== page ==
NEW YORK (Reuters Health) - Researchers are hoping that people will do some
research about where to get a tattoo, after a study found a link between body
art and hepatitis C.
The new study found that people with the virus were
almost four times more likely to report having a tattoo, even when other major
risk factors were taken into account, co-author Dr. Fritz Francois of New York
University Langone Medical Center told Reuters Health.
Although the study
could not prove a direct cause and effect, "Tattooing in and of itself may pose
a risk for this disease that can lay dormant for many, many years," Francois
About 3.2 million people in the U.S. have hepatitis C, and many
don't know because they don't feel ill, according to the Centers for Disease
Control and Prevention (CDC).
Hepatitis C is the leading cause of liver cancer and most common reason for
liver transplants in the U.S. Some 70 percent of people infected will develop
chronic liver disease, and up to 5 percent will die from cirrhosis or liver
For the current study, researchers asked almost 2,000 people
about their tattoos and hepatitis status, among other questions, at outpatient
clinics at three New York area hospitals between 2004 and
Researchers found that 34 percent of people with hepatitis C had a
tattoo, compared to 12 percent of people without the infection.
The most common routes of contracting hepatitis C, a blood-borne disease, are through a
blood transfusion before 1992 or a history of injected drug use. Injected drug
use accounts for 60 percent of new hepatitis cases every year, but 20 percent of
cases have no history of injected drug use or other exposure, according to the
Francois and his colleagues only included people with hepatitis C
who did not contract it from these two other common sources.
After accounting for other risk factors, the difference between people with and
without hepatitis was even greater, with four times as many tattoos in the
infected group than for uninfected people, according to results published in the
" This is not a big surprise to me," Dr. John Levey, clinical chief of
gastroenterology at the University of Massachusetts Medical School in Worcester,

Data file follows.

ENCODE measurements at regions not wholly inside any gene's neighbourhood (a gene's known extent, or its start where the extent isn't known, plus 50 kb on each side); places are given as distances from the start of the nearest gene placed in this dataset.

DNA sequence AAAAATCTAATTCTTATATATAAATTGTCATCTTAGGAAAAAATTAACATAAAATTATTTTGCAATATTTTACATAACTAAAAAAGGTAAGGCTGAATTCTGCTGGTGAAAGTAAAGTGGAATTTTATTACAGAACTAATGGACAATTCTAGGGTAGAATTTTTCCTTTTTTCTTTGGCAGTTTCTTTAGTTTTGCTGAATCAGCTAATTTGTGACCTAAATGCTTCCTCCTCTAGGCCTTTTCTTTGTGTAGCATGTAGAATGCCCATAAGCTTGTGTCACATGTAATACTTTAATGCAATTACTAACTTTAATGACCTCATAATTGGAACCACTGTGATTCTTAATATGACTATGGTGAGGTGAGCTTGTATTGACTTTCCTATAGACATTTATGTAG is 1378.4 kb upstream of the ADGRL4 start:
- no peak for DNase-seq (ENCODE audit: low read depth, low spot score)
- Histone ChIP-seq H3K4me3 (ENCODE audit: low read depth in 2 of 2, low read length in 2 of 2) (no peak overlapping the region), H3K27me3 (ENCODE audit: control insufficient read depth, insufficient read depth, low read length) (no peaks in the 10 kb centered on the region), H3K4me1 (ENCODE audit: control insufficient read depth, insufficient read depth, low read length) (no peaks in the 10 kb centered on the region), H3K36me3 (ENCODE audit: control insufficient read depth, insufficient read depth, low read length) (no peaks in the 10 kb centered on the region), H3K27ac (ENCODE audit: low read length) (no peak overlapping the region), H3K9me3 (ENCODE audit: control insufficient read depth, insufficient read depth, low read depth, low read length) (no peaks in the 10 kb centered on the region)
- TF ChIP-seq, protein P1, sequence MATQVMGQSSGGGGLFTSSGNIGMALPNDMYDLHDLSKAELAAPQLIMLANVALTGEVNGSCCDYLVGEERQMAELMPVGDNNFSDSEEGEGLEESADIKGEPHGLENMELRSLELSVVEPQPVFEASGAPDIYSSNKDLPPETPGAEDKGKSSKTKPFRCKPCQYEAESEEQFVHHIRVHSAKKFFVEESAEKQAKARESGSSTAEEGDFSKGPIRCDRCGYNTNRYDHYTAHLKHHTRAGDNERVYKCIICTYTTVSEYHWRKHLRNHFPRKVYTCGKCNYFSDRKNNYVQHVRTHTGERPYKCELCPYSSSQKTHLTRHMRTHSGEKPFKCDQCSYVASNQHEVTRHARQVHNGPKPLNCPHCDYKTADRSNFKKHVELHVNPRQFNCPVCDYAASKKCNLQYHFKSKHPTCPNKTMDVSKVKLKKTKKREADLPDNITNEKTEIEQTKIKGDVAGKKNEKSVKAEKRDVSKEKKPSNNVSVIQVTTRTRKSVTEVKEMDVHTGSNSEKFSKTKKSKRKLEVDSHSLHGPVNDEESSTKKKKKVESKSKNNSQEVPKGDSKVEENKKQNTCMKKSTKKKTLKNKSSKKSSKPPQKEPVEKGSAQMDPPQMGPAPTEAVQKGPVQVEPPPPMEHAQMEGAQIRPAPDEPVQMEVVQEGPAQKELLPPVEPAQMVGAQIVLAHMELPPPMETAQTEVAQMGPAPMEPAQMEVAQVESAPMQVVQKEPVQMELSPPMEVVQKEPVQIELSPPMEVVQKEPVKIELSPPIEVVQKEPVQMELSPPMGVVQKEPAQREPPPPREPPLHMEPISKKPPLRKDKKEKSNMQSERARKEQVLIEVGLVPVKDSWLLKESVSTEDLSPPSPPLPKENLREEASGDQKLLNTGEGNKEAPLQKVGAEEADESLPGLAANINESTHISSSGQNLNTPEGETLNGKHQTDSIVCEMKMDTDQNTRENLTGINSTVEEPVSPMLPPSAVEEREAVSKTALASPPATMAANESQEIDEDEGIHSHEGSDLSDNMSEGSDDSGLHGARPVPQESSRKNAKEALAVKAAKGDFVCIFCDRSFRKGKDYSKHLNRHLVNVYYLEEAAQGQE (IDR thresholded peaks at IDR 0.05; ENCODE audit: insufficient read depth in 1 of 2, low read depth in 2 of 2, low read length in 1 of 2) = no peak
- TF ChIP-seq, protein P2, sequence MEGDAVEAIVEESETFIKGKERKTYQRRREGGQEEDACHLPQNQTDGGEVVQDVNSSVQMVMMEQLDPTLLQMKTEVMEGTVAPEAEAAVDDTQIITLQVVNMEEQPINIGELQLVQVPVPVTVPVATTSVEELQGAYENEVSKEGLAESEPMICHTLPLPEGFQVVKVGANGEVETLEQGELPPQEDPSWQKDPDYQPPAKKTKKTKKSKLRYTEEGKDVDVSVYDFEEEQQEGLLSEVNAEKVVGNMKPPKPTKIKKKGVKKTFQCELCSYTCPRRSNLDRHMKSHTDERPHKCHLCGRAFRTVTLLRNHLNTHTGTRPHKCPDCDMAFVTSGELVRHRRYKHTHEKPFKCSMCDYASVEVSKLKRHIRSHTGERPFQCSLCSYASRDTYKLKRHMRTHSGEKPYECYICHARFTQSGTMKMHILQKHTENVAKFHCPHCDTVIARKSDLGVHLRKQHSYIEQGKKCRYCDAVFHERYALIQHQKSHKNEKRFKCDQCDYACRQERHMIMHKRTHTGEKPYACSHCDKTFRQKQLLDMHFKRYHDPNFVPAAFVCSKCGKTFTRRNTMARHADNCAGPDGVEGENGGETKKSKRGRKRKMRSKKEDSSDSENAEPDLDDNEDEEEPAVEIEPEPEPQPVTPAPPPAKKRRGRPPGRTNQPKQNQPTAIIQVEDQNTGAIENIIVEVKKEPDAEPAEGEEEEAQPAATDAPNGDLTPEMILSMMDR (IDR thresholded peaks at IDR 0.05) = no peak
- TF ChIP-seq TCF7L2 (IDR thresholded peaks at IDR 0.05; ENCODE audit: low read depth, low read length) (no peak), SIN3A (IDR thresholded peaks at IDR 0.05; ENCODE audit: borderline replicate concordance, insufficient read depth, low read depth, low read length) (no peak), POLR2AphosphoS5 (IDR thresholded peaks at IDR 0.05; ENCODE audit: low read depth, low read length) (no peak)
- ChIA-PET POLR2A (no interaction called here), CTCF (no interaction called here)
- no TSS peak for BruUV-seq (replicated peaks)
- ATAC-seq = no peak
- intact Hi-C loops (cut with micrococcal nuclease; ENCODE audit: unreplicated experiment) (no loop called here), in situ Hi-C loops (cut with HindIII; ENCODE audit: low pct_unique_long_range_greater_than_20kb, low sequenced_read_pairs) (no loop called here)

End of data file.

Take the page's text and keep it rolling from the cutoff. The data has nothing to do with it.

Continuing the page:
told Reuters Health. Earlier studies had found a link, but they were small and
had not taken other risk factors into account as well as this new one
"This was one of the stragglers, and now we finally have some
numbers for it," said Levey, who was not involved in the study.
Still, the CDC's Dr. Scott Holmberg said the link may not be quite as strong as the
findings suggest, because some people who had used illegal drugs probably would
not admit it, even on an anonymous questionnaire. And the researchers didn't
rule out people who contracted hepatitis before getting their
WHAT TO LOOK FOR IN A TATTOO PARLOR
Holmberg, of the CDC's
viral hepatitis division, recommends people only have tattoos or piercings done
by trained professionals.
"In the U.S., there have been no reports of
hepatitis C outbreaks linked to professional tattoo parlors," told Reuters
Health by email.
In 2012, one in five people reported having at least one
tattoo, according to a Harris poll.
"There are very reputable places that
use appropriate standards," said Francois. Tattoo parlors are not federally
regulated, and standards vary by state and region, so it's up to the consumer to
do their homework, he said.
The Alliance for Professional Tattooists
recommend finding a tattoo artist who wears disposable gloves, a clean work
space without blood spatters and single-use disposable needle kits.
said he wouldn't prevent his two adult daughters from getting tattoos, but he
would make sure they were aware of the hepatitis C risk first. Continued...
"A lot of their friends have tattoos, it's the cool thing to do," he said.
"They're adults, they can make their own decisions. But I'd mention this to
them, because the long-term consequences of hepatitis C are so